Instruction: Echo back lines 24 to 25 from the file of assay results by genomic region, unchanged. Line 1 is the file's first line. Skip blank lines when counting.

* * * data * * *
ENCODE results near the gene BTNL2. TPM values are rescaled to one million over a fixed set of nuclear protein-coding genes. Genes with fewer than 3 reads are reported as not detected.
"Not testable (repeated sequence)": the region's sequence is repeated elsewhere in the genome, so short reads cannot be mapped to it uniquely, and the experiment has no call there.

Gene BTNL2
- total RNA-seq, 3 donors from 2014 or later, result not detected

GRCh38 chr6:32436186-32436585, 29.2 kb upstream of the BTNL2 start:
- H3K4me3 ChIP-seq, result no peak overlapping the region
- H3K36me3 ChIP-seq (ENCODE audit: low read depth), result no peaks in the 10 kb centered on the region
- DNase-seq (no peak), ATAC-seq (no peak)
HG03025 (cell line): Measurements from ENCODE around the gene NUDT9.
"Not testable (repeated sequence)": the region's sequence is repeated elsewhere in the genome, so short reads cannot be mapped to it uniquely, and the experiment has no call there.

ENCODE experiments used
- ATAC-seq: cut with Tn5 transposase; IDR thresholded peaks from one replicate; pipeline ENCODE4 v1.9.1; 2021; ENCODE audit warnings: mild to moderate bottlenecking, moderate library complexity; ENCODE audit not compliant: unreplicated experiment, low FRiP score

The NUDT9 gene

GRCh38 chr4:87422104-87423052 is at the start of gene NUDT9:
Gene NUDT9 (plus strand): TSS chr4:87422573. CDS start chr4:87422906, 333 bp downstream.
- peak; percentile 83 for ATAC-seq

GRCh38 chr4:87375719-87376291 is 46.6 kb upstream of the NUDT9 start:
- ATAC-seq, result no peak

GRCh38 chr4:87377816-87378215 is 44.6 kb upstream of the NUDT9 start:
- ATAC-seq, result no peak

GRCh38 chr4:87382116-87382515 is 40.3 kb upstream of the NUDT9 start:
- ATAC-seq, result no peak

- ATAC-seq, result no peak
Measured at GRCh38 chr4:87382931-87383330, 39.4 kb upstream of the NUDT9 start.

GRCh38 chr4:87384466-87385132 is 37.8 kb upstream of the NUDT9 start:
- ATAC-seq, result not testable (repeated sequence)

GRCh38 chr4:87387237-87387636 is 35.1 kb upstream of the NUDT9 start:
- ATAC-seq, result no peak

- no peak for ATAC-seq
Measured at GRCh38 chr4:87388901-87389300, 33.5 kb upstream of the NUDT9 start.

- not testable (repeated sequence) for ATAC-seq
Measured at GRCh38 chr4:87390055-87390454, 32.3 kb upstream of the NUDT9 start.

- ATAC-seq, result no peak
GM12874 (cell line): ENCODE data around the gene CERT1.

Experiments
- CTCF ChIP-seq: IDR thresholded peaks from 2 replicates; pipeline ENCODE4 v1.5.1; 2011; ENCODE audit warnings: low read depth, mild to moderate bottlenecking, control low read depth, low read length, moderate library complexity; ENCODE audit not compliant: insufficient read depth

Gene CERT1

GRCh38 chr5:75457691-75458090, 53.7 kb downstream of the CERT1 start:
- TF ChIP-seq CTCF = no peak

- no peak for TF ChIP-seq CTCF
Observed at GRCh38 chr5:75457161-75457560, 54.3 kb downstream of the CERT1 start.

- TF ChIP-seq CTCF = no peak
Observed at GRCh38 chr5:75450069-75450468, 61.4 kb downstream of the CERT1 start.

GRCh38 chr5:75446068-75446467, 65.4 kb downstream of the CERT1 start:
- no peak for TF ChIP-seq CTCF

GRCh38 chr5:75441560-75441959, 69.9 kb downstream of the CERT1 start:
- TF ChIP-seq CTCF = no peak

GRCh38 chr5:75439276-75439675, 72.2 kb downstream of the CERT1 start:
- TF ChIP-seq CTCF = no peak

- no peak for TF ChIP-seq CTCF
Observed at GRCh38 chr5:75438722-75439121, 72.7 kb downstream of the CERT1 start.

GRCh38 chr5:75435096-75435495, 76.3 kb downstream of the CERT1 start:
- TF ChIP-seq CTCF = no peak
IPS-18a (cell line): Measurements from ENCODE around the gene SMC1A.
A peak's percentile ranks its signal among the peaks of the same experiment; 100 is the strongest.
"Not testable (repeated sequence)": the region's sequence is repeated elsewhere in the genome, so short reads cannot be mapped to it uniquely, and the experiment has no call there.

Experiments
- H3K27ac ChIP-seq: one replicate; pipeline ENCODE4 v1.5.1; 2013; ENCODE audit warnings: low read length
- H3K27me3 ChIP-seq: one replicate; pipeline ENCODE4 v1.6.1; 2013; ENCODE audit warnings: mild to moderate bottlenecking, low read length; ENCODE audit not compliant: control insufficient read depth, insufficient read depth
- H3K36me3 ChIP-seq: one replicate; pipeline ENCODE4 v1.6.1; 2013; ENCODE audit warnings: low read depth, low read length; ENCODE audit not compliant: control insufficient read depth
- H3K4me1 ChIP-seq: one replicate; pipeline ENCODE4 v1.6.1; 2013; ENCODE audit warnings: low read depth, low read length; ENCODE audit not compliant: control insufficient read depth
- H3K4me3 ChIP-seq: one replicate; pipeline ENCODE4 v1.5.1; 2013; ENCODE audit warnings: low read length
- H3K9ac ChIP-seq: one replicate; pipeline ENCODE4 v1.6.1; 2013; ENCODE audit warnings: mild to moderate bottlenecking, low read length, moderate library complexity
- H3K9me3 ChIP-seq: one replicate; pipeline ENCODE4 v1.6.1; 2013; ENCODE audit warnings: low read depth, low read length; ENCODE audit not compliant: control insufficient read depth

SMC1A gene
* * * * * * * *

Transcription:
Measured at GRCh38 chr4:87382931-87383330, 39.4 kb upstream of the NUDT9 start.

GRCh38 chr4:87384466-87385132 is 37.8 kb upstream of the NUDT9 start: